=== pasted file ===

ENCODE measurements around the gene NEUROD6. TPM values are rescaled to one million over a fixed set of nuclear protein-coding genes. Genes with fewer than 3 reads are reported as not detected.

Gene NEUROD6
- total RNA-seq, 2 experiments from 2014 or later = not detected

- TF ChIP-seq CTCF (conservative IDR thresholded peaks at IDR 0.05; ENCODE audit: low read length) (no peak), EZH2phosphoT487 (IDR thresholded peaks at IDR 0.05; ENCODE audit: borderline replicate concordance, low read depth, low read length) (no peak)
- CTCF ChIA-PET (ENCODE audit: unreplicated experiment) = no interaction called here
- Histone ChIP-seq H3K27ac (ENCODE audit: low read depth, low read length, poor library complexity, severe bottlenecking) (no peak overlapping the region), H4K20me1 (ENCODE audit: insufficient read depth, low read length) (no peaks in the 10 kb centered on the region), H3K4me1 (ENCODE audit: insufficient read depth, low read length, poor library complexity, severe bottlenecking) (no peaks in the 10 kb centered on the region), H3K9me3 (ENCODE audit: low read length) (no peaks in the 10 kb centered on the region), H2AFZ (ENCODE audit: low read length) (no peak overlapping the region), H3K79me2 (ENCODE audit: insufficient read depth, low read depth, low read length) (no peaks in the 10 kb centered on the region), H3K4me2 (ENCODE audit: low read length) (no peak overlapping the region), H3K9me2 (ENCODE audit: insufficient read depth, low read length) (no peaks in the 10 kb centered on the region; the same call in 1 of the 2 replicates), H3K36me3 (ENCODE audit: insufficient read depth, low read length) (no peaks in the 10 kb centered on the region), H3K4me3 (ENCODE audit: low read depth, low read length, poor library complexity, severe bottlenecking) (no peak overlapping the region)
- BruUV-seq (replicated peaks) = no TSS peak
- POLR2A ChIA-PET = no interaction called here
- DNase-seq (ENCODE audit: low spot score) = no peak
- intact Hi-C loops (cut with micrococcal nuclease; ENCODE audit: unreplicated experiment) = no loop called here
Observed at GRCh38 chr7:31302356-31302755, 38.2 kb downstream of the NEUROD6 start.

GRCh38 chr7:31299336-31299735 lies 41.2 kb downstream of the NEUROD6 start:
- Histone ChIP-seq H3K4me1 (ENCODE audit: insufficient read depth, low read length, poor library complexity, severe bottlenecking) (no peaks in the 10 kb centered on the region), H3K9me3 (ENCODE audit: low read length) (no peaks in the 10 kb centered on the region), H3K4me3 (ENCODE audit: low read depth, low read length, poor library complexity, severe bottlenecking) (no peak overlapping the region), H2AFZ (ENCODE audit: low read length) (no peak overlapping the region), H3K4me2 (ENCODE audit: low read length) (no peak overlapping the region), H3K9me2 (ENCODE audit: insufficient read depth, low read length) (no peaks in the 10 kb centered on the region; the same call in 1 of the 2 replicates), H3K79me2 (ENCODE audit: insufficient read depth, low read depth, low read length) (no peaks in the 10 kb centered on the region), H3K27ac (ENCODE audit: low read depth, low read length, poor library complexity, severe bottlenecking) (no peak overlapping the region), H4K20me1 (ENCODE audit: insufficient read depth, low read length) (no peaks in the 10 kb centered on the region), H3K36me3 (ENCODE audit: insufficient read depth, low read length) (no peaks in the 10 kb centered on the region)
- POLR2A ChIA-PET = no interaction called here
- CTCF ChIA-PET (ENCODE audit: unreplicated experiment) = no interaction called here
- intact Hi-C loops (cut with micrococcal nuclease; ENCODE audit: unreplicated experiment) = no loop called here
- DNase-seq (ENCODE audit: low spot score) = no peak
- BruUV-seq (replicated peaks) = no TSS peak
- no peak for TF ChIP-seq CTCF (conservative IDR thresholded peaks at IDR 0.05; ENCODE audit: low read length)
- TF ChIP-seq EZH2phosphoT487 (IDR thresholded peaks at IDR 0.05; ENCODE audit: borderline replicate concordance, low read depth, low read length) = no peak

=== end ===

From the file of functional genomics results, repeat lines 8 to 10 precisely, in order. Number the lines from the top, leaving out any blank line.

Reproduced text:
- POLR2A ChIA-PET = no interaction called here
- DNase-seq (ENCODE audit: low spot score) = no peak
- intact Hi-C loops (cut with micrococcal nuclease; ENCODE audit: unreplicated experiment) = no loop called here